The Great Bathing Debate

Recently, there’s been this wave of news about celebrities who don’t feel it’s necessary to bathe themselves or their children everyday. They do it just a few times a week, or less. I’m not going to call into question a person’s parenting decisions, so I’ll direct this more to adults that don’t wash their own asses on a regular basis.

There are areas of the world that don’t have clean water. Bathing is a luxury and drinking water is a blessing. And because of that, there is an increased likelihood of disease and unsanitary conditions. This leads to death. It’s here but dirty drinking water is not something that is prevalent in the United States (excluding Flint), especially in the lush environments these non-washing millionaires live in. My take on this whole thing is that you need to wash. Everyday. It’s available to us. There is no excuse and it’ll keep us all healthy. Of course, I don’t mean if you live in poverty, are mentally ill, and/or are homeless. That’s different and this post is not meant for someone struggling in that way.

I’m in a position where it’s not an option. I grew up in NYC, which meant I was taking a subway everyday. Or walking. Or the bus. Taking a shower twice a day wasn’t debatable, it had to be done. We may have been poor, but we were very clean. We took what was available to us and made good use of it. My grandmother’s apartment was immaculate. She had plastic covering everything. And laundry? Had to be done at a laundromat we walked to and sat at until it was all done (we did it ourselves, not this pay and go thing). Then we had to put it in a clean bag and walk it back home. And roll it in a cart. The same cart you use when you food shop and have to walk the groceries back home. Thank God those days are over. So staying clean was not easy…it was exhausting.

Imagine being on a dirty subway car and then just going home and sleeping in your bed with all that filth on you? Never-mind being around strangers, that’s not what I mean. You were just underground with rodents and vermin. And in the winter when the heat is blowing on you while you stand on the platform or stand in a subway car? That air is not clean. After 9/11, I would leave downtown and have black soot in my nose from the debris still in the air …and I’m talking months later. Even though I left the Bronx over twenty years ago when I was a teenager, I still wash twice a day. It’s more of a habit at this point because I otherwise feel gross. I’m not saying everyone has to do that, but if you are choosing to take a bath or shower only once a week or every two weeks, you are lazy, privileged, or both. And it doesn’t matter where you live. Living in an affluent or pristine community doesn’t immediately mean it’s germ-free. Someone rich like Ashton Kutcher isn’t working over a stove, commuting, or running around a hospital. His privilege makes him cavalier about doing something that other people either don’t have a choice in doing, or wish they could do. Some people have to pay for hot water, so they shower less. That’s not the case with a celebrity living in luxury. The ones that think not bathing is funny or quirky (which they do or they wouldn’t talk about it). It doesn’t make you seem down to earth, or like us, it makes you seem dirty and ungrateful. And this isn’t just famous people. I know a journalist who only bathes once a week. Not even a shower, a bath (and not for religious reasons). She thinks this is normal. No, it’s not normal. And like any city -LA is dirty, too. I was walking down the street and a bug the size of a small dog came at me. I screamed. And when I got back hours later, that fucker was perched on the wall of a house I parked in front of. My point is, we need to think about what we were around during the day and do what we can to stay clean.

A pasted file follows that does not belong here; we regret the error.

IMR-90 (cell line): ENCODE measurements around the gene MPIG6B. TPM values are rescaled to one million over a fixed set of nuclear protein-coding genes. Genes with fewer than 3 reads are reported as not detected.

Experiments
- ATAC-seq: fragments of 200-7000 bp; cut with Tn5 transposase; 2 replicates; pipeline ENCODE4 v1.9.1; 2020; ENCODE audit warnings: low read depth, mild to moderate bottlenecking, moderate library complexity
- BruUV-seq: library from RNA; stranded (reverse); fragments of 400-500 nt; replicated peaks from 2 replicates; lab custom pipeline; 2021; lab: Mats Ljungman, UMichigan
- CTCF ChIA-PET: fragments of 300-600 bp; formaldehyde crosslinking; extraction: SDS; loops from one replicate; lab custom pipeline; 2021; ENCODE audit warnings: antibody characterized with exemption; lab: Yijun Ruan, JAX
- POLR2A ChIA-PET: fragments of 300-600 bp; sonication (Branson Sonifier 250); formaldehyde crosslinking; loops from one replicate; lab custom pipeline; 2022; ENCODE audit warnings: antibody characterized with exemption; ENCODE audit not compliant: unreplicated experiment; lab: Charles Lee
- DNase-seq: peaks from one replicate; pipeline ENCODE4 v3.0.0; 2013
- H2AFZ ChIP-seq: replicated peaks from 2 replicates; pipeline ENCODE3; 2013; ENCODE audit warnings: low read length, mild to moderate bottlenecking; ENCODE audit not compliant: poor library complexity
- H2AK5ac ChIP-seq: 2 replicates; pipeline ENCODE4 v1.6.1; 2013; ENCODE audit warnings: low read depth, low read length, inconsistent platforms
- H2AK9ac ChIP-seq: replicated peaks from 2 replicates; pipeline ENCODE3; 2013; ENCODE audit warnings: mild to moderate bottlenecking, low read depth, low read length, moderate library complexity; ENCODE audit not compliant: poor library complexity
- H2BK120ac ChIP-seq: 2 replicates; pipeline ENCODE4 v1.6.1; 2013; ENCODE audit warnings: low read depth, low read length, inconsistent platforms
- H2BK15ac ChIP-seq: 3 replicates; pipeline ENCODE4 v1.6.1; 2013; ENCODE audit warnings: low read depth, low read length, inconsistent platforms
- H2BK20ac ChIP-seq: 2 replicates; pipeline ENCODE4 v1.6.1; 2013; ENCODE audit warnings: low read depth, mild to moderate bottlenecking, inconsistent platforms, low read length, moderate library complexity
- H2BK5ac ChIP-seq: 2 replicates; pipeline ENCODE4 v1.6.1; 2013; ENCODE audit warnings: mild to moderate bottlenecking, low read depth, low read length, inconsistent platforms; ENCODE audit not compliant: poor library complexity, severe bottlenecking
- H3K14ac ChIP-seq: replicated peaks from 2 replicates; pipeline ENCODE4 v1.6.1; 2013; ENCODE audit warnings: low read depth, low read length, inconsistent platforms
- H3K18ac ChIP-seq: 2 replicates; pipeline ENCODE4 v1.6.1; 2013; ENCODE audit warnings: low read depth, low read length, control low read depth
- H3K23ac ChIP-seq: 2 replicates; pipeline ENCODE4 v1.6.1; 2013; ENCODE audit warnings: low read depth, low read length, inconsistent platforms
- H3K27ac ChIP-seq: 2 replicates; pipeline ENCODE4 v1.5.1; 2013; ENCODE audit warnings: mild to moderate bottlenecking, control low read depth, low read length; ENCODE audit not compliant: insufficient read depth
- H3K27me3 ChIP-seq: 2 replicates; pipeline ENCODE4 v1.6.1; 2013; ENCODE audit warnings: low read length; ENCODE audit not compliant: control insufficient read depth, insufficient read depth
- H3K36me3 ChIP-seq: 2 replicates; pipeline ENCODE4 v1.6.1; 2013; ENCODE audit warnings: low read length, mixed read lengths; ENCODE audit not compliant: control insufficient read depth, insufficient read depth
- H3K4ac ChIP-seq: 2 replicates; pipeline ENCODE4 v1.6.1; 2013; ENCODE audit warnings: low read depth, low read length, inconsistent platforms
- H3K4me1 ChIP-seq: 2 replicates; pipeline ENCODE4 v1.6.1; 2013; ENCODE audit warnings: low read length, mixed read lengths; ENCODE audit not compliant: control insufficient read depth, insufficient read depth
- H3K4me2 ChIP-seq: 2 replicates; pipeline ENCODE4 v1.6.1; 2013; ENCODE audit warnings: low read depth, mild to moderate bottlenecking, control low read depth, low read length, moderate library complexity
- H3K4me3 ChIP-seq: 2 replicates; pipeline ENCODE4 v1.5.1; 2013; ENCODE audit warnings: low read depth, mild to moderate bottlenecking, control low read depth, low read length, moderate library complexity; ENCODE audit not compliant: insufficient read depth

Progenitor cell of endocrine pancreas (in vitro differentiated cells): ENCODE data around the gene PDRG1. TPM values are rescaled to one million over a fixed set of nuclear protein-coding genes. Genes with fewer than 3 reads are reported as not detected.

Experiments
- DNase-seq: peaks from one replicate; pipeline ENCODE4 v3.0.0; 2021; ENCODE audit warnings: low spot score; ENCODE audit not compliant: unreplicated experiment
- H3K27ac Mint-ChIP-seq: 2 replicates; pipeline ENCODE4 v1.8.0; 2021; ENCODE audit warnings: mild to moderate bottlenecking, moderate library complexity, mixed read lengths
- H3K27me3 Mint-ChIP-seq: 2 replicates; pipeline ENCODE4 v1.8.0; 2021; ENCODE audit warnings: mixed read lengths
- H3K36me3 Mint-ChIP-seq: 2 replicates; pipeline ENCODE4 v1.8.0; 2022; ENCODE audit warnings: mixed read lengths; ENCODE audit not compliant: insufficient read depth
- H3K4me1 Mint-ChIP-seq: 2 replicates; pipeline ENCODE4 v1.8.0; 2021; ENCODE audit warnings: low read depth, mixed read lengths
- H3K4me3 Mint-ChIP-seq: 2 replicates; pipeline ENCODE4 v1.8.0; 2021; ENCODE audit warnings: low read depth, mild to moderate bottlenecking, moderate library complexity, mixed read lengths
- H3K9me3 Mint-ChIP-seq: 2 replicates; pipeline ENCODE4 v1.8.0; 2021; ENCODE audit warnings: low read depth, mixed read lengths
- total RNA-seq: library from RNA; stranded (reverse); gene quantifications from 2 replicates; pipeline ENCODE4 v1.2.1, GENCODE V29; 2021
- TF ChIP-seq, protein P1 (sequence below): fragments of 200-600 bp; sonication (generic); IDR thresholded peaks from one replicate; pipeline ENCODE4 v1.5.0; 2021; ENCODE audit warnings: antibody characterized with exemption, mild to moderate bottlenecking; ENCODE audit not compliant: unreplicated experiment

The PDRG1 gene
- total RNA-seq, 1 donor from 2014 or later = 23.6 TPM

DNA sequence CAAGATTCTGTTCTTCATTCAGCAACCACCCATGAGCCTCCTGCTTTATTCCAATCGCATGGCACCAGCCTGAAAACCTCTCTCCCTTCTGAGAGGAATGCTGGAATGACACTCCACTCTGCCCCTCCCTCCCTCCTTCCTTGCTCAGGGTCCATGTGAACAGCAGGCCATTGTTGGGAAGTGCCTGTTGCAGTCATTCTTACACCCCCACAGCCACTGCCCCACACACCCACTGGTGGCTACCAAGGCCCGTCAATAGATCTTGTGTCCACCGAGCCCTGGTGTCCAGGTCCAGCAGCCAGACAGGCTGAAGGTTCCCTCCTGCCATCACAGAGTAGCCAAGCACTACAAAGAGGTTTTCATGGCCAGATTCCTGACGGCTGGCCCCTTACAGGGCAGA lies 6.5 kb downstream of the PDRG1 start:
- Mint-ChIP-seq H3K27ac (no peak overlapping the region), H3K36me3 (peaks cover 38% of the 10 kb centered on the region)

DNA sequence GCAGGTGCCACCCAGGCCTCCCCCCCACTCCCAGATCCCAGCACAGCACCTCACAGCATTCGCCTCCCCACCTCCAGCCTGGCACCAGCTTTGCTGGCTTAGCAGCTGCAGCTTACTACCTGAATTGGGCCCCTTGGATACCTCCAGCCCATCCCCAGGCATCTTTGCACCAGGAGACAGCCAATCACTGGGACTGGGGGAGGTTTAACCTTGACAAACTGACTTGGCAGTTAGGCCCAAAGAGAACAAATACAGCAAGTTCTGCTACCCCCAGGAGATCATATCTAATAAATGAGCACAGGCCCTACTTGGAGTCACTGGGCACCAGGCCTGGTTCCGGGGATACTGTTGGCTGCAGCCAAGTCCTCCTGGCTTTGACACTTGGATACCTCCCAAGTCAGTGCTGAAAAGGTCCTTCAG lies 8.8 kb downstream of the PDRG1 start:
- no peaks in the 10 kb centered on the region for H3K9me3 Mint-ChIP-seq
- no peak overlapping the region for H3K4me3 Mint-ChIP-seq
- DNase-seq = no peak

Jumping on the stank bandwagon was Terry Crews, who said he doesn’t think people need to bathe unless they’ve broken a sweat. What? You don’t need to sweat or do hard labor to decide to be hygienic. You can still be dirty. You can still be carrying something. The process hospital workers go through when they go home involves a lot of decontamination, especially during a pandemic. With my job, which is public facing and requires field work, I am still coming home, undressing immediately, wiping down my phone, and taking a shower before I do anything else. This is whether or not I go out in the field. It’s annoying as f*ck, yes, but it’s also safe. Do you think I feel like doing all that after a twelve hour shift? No. And I’m not the only one. It’s why we are exhausted and have “covid fatigue”. But we keep on keeping on. I still wear a mask, I still clean…even with a vaccine in my body.

So, that’s why we don’t want to hear about rich people sitting in their mansions built with ten bathrooms they aren’t using. You can do that because you are overpaid and have the luxury of staying indoors while the rest of us bust our asses working jobs you’ll never have to do. And normally I wouldn’t care what people do in their personal lives but cleanliness and hygiene have an impact on us all. If you aren’t going to shower, keep it to yourself. We don’t need to hear it. It’s bad enough people cry about wearing a mask or social distancing. I can’t imagine a woman not cleaning her vagina on the regular. I can’t imagine a man not cleaning under his balls on a daily basis. Imagine the smell. Come on, people.

If you think showering once a week is normal, you are immature and out of touch. And speaking of that, don’t you dare fucking touch me.

Published by dailylaney

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